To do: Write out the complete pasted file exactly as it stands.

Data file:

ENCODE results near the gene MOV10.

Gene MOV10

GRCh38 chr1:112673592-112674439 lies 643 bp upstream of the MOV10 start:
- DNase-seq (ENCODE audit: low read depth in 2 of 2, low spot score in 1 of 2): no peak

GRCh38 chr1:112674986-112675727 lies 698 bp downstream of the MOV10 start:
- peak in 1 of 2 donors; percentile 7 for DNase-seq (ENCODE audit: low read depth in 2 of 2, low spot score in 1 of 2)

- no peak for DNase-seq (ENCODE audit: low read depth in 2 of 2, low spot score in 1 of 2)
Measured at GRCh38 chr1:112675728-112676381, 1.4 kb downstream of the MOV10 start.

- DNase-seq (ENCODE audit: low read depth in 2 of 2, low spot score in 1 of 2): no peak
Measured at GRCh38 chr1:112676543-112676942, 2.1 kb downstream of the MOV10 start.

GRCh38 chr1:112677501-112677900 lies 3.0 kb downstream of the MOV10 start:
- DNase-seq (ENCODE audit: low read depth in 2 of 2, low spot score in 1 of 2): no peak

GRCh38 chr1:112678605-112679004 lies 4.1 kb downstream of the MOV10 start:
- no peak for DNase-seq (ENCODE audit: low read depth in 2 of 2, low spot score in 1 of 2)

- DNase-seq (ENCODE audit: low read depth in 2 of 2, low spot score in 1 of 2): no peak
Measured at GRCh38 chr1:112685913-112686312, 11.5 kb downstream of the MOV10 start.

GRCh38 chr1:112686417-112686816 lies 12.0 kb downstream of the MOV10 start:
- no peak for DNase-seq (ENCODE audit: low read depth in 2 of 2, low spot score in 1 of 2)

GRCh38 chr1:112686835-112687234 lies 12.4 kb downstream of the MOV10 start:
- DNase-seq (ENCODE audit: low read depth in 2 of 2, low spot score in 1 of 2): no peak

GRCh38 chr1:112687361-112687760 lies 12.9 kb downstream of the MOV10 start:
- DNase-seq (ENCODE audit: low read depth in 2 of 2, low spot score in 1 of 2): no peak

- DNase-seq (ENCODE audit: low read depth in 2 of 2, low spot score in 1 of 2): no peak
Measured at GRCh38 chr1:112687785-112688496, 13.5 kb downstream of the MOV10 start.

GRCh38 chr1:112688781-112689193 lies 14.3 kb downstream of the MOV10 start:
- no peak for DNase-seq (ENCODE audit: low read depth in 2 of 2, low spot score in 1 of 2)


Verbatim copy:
ENCODE results near the gene MOV10.

Gene MOV10

GRCh38 chr1:112673592-112674439 lies 643 bp upstream of the MOV10 start:
- DNase-seq (ENCODE audit: low read depth in 2 of 2, low spot score in 1 of 2): no peak

GRCh38 chr1:112674986-112675727 lies 698 bp downstream of the MOV10 start:
- peak in 1 of 2 donors; percentile 7 for DNase-seq (ENCODE audit: low read depth in 2 of 2, low spot score in 1 of 2)

- no peak for DNase-seq (ENCODE audit: low read depth in 2 of 2, low spot score in 1 of 2)
Measured at GRCh38 chr1:112675728-112676381, 1.4 kb downstream of the MOV10 start.

- DNase-seq (ENCODE audit: low read depth in 2 of 2, low spot score in 1 of 2): no peak
Measured at GRCh38 chr1:112676543-112676942, 2.1 kb downstream of the MOV10 start.

GRCh38 chr1:112677501-112677900 lies 3.0 kb downstream of the MOV10 start:
- DNase-seq (ENCODE audit: low read depth in 2 of 2, low spot score in 1 of 2): no peak

GRCh38 chr1:112678605-112679004 lies 4.1 kb downstream of the MOV10 start:
- no peak for DNase-seq (ENCODE audit: low read depth in 2 of 2, low spot score in 1 of 2)

- DNase-seq (ENCODE audit: low read depth in 2 of 2, low spot score in 1 of 2): no peak
Measured at GRCh38 chr1:112685913-112686312, 11.5 kb downstream of the MOV10 start.

GRCh38 chr1:112686417-112686816 lies 12.0 kb downstream of the MOV10 start:
- no peak for DNase-seq (ENCODE audit: low read depth in 2 of 2, low spot score in 1 of 2)

GRCh38 chr1:112686835-112687234 lies 12.4 kb downstream of the MOV10 start:
- DNase-seq (ENCODE audit: low read depth in 2 of 2, low spot score in 1 of 2): no peak

GRCh38 chr1:112687361-112687760 lies 12.9 kb downstream of the MOV10 start:
- DNase-seq (ENCODE audit: low read depth in 2 of 2, low spot score in 1 of 2): no peak

- DNase-seq (ENCODE audit: low read depth in 2 of 2, low spot score in 1 of 2): no peak
Measured at GRCh38 chr1:112687785-112688496, 13.5 kb downstream of the MOV10 start.

GRCh38 chr1:112688781-112689193 lies 14.3 kb downstream of the MOV10 start:
- no peak for DNase-seq (ENCODE audit: low read depth in 2 of 2, low spot score in 1 of 2)